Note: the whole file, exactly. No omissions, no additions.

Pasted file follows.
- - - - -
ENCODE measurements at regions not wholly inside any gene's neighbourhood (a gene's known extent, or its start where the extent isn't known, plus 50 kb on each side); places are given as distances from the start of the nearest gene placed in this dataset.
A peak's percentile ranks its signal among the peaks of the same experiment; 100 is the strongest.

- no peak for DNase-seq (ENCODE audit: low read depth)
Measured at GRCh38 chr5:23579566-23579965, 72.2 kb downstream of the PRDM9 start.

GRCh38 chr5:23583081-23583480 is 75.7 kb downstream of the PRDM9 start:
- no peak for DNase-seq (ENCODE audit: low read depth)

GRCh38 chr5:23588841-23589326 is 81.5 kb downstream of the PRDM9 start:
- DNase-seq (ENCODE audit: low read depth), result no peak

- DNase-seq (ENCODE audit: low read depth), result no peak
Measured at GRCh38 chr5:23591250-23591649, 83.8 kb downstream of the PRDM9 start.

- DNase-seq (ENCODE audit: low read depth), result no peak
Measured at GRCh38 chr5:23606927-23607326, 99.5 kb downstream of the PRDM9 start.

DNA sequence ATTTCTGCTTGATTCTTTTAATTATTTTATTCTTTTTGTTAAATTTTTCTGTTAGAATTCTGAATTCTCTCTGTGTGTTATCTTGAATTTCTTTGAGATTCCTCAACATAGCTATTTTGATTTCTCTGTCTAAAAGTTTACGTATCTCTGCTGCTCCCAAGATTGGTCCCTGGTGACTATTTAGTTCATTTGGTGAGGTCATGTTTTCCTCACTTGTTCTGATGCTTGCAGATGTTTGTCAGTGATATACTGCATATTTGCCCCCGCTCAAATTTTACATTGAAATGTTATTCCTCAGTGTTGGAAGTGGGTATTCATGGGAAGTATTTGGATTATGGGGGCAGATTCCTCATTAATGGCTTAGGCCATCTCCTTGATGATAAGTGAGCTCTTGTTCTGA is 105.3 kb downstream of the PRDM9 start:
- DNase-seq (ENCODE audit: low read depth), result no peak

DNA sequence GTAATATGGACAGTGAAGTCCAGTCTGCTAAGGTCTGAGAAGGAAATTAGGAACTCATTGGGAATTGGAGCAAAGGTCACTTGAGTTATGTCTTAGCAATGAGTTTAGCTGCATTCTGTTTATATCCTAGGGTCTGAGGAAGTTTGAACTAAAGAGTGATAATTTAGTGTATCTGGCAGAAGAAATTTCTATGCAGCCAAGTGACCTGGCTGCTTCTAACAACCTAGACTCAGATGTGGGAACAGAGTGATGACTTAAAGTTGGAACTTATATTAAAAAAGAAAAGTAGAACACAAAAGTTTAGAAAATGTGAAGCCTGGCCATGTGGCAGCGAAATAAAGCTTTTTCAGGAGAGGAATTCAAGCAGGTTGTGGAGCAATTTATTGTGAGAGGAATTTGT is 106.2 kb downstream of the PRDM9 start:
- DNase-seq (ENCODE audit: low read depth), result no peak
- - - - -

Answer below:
ENCODE measurements at regions not wholly inside any gene's neighbourhood (a gene's known extent, or its start where the extent isn't known, plus 50 kb on each side); places are given as distances from the start of the nearest gene placed in this dataset.
A peak's percentile ranks its signal among the peaks of the same experiment; 100 is the strongest.

- no peak for DNase-seq (ENCODE audit: low read depth)
Measured at GRCh38 chr5:23579566-23579965, 72.2 kb downstream of the PRDM9 start.

GRCh38 chr5:23583081-23583480 is 75.7 kb downstream of the PRDM9 start:
- no peak for DNase-seq (ENCODE audit: low read depth)

GRCh38 chr5:23588841-23589326 is 81.5 kb downstream of the PRDM9 start:
- DNase-seq (ENCODE audit: low read depth), result no peak

- DNase-seq (ENCODE audit: low read depth), result no peak
Measured at GRCh38 chr5:23591250-23591649, 83.8 kb downstream of the PRDM9 start.

- DNase-seq (ENCODE audit: low read depth), result no peak
Measured at GRCh38 chr5:23606927-23607326, 99.5 kb downstream of the PRDM9 start.

DNA sequence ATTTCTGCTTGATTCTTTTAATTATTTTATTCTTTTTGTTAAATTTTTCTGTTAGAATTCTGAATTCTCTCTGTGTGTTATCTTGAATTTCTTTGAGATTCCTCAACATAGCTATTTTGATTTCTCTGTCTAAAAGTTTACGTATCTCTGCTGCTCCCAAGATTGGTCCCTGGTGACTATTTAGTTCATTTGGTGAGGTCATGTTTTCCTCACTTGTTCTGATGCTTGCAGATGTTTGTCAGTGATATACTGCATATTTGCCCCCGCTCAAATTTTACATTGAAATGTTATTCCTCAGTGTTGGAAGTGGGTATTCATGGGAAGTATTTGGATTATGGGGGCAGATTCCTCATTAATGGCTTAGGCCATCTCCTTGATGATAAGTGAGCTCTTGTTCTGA is 105.3 kb downstream of the PRDM9 start:
- DNase-seq (ENCODE audit: low read depth), result no peak

DNA sequence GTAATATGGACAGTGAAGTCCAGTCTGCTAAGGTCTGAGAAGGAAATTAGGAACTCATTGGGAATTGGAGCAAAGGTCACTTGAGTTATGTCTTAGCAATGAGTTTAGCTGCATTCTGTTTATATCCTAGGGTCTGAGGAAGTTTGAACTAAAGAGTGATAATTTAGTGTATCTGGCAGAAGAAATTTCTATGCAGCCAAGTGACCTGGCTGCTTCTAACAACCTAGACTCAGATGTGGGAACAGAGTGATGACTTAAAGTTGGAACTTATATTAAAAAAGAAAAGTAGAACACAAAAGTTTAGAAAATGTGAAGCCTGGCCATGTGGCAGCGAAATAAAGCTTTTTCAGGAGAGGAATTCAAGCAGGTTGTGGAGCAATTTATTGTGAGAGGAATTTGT is 106.2 kb downstream of the PRDM9 start:
- DNase-seq (ENCODE audit: low read depth), result no peak